> and how one can learn them? You're learning them by looking at how other people structure their projects.


I just follow the guides that pycharm gives me and I assume they’re correct.


Those are called conventions. Everything typically has a convention you can follow, but are not required to.




Others have pointed out using Black, which is great for code formatting and style; for project organization, check out one of the cookiecutters like [hypermodern python](https://cookiecutter-hypermodern-python.readthedocs.io/en/2021.4.15/) or [tyranosaurous](https://pypi.org/project/tyranosaurous/) or [PyScaffold](https://pyscaffold.org/en/stable/usage.html)


I love hypermodern python. The documentation itself is a solid explanation of how to do…. Everything


sure I will, thank you for taking the time to answer my question.


You should read (or watch) Beyond the Basic Stuff by Al Sweigart. He covers all of this stuff in depth. The books is free to read on his site and he has made a bunch of YouTube videos that go along with it.


Thank you I started now reading this book, I highly suggest it for bypassers, from the very beginning it looks like a promising document [https://inventwithpython.com/beyond/](https://inventwithpython.com/beyond/)


The conventions are to make it easier for *everyone* to read instead of just you. There are design ideas around some of them too. But the operative is to be consistent and readable.


these are called best practices my lil fella


Conventions, not rules. Just as you follow the random capitalisation convention and I follow the en_gb convention.


Remember with good commenting in the code you don't need documentation outside the code.


Comments and docs are for different things. Comments should explain why this (possibly unexpected) code was necessary rather than what it does (which should be evident from the code). Docs might include doctests, background, context, examples, gotchas and known issues for example.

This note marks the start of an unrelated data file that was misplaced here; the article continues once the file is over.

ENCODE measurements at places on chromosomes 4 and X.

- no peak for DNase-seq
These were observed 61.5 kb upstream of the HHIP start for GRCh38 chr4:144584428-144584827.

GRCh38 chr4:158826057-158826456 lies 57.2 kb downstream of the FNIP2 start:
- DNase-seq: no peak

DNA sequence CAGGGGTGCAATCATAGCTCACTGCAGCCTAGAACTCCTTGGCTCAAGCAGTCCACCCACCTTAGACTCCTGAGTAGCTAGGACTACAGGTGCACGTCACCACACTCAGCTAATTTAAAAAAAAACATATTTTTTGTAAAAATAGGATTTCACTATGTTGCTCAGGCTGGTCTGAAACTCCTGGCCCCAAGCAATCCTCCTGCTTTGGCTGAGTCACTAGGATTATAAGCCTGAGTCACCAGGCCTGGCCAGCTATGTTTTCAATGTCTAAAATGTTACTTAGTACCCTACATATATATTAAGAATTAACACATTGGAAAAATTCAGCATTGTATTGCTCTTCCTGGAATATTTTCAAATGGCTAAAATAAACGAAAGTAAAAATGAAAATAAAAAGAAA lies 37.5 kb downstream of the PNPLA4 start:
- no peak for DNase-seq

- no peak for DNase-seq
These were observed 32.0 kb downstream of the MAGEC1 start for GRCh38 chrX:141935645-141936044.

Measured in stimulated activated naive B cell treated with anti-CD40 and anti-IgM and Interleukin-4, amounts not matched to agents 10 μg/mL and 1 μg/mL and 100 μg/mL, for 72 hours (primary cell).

Depends on the code, a small script to move files? Yeah some comments will do it. An API with lots of endpoint will need some documentation


Ofcourse. Wow. I didn't expect to get downvoted for saying that. Naturally you'll want to make Readme files. But for many projects you can make quite fine documenting in the code itself.


Eh, depends on the purpose. Your own small projects might be fine without extra documentation, but that philosophy doesn't scale at all to a commercial level, where you may be working on and with dependencies for internal and external teams, etc... You can tell what the picture on a puzzle will be by looking at the pieces, but having the picture on the box makes it much easier to solve.


Usually languages have a standard. PowerShell functions have approved verbs, and functions and params are Pascal. I ten to do camelCase for any general variable in Powershell. Then Pascal every where else. Python everything is lower case so it uses underscores. Postgres isalso all lowercase. Then there are just general preferences like VariableAlpha = 'poop' VariableCHarlie = pee' Which looks better / cleaner written like VariableAlpha = 'poop' VariableCharlie = 'pee'


You're free to do as you wish, but do note that PEP 8 specifically recommends against using multiple spaces to align variables like that ([link](https://www.python.org/dev/peps/pep-0008/#whitespace-in-expressions-and-statements)).


I was talking about multiple things. The last thing I mentioned was postgres, but you're honing in on the thing before that. In Python, it's a preference, not a rule. The biggest argument is - it can maybe trigger trivial merges. At the end of the day, it isn't a hard rule. If you read this book, it is suggested you line up related things. http://cc2e.com/ They suggest aligning the equal signs in a group of assignment statements to indicate that they're related. So; employee_name = "Andrew Nelson" employee_bdate = "1/1/56" employee_rank = "Senator" current_employee_record = 0